The Next Reformation?
Healthy clericalism recognizes the dignity of the sacerdotal office
Historical caricatures to the contrary, Martin Luther did not, at least initially, intend for the Protestant Revolution to happen. Even a cursory glance at his 95 Theses shows them to be far from revolutionary (assuming papal authority, validity of indulgences, etc.) and more like propositions for debate. The debate however soon took on a life of its own and Luther lost all control of the situation. How this happened is complicated but there is one overarching contributing factor that serves as a lesson for all of us—Luther’s pride. While his initial propositions were written in Latin and intended for theologians and scholars, his responses to his critics were written in the vernacular. In the dawning of the age of the printing press this meant that everyone, not just scholars and theologians, could read his beef with the Church. If you could read and lived in Germany then you picked a side. And the enemies of the Church, specifically the humanists and power hungry secular princes saw an opportunity to ally themselves with him. Five hundred years later we are still suffering from the aftershocks of Luther’s ecclesial earthquake.
Luther, of course, was not wrong in his condemnation of the abuses of the Church in his day. His concerns were legitimate. But how he chose to handle it made all the difference. When he met with opposition within the Church he curried favor with the court of public opinion. Put this way, it is hard not to see certain parallels to our own corrupt age when we find widespread abuse and a Church greatly in need of a reformation. But reformation always carries with it the temptation to revolution, so that if we do not learn from Luther’s mistakes we may repeat them with more disastrous consequences.
The “viral” capacity of the printing press made Luther’s attack much easier, but this is nothing compared to the power of social media today. One blog post can reach millions of readers in minutes. It seems that this is forgotten as the campaign against Church abuses is fought, not within Catholic circles but anywhere pixels are to be found. There is very little discretion exercised, especially if we factor in the “Luther effect.”
Let me articulate what I am not saying so as to avoid any confusion. I am not saying that there should be no criticism or even condemnation of scandalous behavior. The sins of commission and omission that those within the hierarchy committed cannot be met with further silence, especially from the laity. Nor can they be swept under the rug. But how the silence is broken matters just as much as that it is broken.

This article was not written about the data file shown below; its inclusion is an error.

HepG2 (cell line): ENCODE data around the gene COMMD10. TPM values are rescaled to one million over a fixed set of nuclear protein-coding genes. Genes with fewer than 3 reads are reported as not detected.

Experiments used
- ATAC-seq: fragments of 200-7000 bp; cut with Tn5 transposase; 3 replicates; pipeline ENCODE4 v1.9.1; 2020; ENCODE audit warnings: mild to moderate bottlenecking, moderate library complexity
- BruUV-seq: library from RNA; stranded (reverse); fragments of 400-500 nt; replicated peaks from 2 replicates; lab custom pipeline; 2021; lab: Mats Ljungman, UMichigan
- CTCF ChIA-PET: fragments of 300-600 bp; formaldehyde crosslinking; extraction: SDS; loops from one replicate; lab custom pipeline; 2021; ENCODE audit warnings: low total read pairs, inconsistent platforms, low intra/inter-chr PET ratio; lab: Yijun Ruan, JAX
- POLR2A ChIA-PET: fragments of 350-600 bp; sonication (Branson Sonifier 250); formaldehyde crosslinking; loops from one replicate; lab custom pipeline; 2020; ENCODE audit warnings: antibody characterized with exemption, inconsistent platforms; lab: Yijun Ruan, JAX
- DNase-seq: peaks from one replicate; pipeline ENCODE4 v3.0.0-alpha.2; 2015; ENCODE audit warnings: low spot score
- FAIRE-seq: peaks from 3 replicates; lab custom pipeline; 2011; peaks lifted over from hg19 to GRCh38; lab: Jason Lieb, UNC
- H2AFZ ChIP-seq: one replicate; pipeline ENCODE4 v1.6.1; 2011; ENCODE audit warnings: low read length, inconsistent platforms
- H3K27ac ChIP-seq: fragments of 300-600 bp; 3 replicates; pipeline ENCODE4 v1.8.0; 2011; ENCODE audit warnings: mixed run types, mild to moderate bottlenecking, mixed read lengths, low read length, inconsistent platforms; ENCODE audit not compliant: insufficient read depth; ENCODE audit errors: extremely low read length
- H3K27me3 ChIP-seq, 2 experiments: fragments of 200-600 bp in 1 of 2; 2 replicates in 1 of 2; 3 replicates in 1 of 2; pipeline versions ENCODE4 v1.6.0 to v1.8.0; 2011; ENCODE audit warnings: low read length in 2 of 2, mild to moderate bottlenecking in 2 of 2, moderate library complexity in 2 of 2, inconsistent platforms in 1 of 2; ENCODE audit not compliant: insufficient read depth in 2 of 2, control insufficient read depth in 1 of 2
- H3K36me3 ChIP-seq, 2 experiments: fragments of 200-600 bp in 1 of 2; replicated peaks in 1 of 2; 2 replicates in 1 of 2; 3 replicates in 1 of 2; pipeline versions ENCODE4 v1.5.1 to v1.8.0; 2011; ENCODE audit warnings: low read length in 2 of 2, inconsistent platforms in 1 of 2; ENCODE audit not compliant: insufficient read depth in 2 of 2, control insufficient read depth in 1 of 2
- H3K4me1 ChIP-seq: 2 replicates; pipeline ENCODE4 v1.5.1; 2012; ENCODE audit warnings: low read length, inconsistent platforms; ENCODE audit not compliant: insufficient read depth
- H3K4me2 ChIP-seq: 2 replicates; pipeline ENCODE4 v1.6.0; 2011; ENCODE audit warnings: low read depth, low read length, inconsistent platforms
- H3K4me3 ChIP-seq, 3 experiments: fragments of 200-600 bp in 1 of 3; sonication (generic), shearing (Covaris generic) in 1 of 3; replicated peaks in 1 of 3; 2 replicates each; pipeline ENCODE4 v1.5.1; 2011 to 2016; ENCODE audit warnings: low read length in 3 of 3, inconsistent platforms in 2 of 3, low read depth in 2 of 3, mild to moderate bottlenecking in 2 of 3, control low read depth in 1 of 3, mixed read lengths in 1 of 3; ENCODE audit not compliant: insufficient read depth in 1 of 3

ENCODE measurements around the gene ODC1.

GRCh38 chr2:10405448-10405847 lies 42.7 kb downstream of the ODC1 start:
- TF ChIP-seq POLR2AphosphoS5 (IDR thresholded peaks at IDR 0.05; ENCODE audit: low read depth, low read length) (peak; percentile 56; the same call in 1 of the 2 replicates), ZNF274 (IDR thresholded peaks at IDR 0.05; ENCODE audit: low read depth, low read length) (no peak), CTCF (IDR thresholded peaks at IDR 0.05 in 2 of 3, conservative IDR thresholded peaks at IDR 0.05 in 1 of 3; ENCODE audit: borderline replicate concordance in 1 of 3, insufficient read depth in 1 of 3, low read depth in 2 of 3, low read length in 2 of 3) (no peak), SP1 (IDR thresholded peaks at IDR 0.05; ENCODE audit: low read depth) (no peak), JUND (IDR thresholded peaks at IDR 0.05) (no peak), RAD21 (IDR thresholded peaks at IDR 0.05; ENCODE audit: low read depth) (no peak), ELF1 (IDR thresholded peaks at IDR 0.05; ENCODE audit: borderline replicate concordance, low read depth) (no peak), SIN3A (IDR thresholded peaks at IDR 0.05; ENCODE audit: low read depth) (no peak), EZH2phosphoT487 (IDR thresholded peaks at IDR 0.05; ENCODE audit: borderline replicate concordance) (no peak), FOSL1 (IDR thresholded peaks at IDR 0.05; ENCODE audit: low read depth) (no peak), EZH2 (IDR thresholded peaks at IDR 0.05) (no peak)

At the heart of the culture of abuse is an exaggerated clericalism. Not just clericalism, but an exaggerated clericalism. If we do not admit that there is such a thing as healthy clericalism then anti-clericalism becomes the antidote and the enemies of the Church are only too willing to jump into the fracas. But a healthy clericalism recognizes the great dignity of the sacerdotal office. It esteems the office before the man, but this does not mean it esteems the man.
It is an exaggerated clericalism because it allowed silence in the face of grave evil to persist, and because the men who did these horrible things did not see the dignity of their office. If they did then they would never have done such things or kept silent while others abused their office. This is why the solution cannot be to publish letters from lay people to their bishops or to “flame” prelates by laundry listing the episcopal sins. That is sensationalism and catering to the court of public opinion. Why the need to tell the world what the Church’s dirty laundry smells like to you? Isn’t it better to write to your bishop in private or at least wait to see if he will respond before making the letter public? Ultimately the question we all must ask is whether it is fomenting the spirit of revolution or fostering a spirit of reformation?
If the offenders abused not just people but the office itself, how are we any different when we abuse the office by addressing them like they are social media pariahs? If the office means nothing as to how we treat them, then how can we expect the next holder of the office to receive any honor? The rest of the world, including many of the faithful, see what we say and become masters of suspicion. All bishops and priests, many of whom are holy and faithful members of the Church, are lumped in with the others. Suspicion then feeds the anti-clerical spirit further.
Perhaps we should look to a different reformer than Luther for our model. St. Catherine of Siena is known best for confronting the Pope face to face and calling him to reformation. But she is also known for her Dialogue in which the Father reveals to her just how to handle clerical scandals. Before all else He reminds her:
“If you should ask me why it is my will that the sins of the clergy should not lessen your reverence for them, this is how I would answer you: Because the reverence you pay to them is not actually paid to them but to me, in virtue of the blood I have entrusted to their ministry. If this were not so, you should pay them as much reverence as anyone else and no more. It is this ministry of theirs that dictates that you should reverence them and come to them, not for what they are in themselves but for the power I have entrusted to them.”
It was this reverence that made her successful in her vocation to reform the Church. And it was Luther’s great disrespect for the clerical state that led him to revolt. The Church needs saints, not revolutionaries — which will you be?